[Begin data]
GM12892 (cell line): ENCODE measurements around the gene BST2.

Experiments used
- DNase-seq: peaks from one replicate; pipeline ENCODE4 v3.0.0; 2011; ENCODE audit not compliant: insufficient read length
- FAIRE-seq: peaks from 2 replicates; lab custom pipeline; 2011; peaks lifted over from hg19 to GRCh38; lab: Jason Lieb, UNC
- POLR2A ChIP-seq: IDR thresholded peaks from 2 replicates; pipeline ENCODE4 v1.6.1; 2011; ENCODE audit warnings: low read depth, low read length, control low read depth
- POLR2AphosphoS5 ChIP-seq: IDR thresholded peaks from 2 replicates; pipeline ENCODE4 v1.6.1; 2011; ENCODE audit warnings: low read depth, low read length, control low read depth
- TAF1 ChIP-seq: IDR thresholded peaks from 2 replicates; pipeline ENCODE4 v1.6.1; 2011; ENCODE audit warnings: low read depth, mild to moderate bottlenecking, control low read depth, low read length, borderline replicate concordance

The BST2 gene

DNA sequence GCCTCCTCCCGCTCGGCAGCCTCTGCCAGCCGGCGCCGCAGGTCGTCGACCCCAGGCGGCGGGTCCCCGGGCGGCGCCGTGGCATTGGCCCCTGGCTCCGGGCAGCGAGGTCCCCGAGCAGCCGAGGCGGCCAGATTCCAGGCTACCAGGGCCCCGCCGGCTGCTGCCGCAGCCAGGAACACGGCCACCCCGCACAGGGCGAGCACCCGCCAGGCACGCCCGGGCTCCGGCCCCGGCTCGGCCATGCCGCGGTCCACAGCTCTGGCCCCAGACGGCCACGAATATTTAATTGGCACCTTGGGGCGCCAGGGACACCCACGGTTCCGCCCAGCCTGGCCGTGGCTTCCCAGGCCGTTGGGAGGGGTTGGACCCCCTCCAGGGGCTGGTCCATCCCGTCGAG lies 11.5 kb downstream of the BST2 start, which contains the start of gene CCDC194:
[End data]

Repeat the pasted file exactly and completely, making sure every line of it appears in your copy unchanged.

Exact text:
GM12892 (cell line): ENCODE measurements around the gene BST2.

Experiments used
- DNase-seq: peaks from one replicate; pipeline ENCODE4 v3.0.0; 2011; ENCODE audit not compliant: insufficient read length
- FAIRE-seq: peaks from 2 replicates; lab custom pipeline; 2011; peaks lifted over from hg19 to GRCh38; lab: Jason Lieb, UNC
- POLR2A ChIP-seq: IDR thresholded peaks from 2 replicates; pipeline ENCODE4 v1.6.1; 2011; ENCODE audit warnings: low read depth, low read length, control low read depth
- POLR2AphosphoS5 ChIP-seq: IDR thresholded peaks from 2 replicates; pipeline ENCODE4 v1.6.1; 2011; ENCODE audit warnings: low read depth, low read length, control low read depth
- TAF1 ChIP-seq: IDR thresholded peaks from 2 replicates; pipeline ENCODE4 v1.6.1; 2011; ENCODE audit warnings: low read depth, mild to moderate bottlenecking, control low read depth, low read length, borderline replicate concordance

The BST2 gene

DNA sequence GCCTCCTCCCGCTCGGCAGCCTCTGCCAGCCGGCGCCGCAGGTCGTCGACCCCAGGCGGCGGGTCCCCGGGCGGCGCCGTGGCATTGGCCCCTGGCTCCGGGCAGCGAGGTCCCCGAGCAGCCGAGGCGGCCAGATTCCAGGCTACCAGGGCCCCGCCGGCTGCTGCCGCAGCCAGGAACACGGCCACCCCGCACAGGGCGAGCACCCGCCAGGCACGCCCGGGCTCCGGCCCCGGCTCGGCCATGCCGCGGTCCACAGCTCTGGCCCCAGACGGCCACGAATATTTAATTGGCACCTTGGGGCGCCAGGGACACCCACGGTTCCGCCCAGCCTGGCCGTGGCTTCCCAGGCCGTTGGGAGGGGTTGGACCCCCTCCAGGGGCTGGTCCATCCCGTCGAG lies 11.5 kb downstream of the BST2 start, which contains the start of gene CCDC194: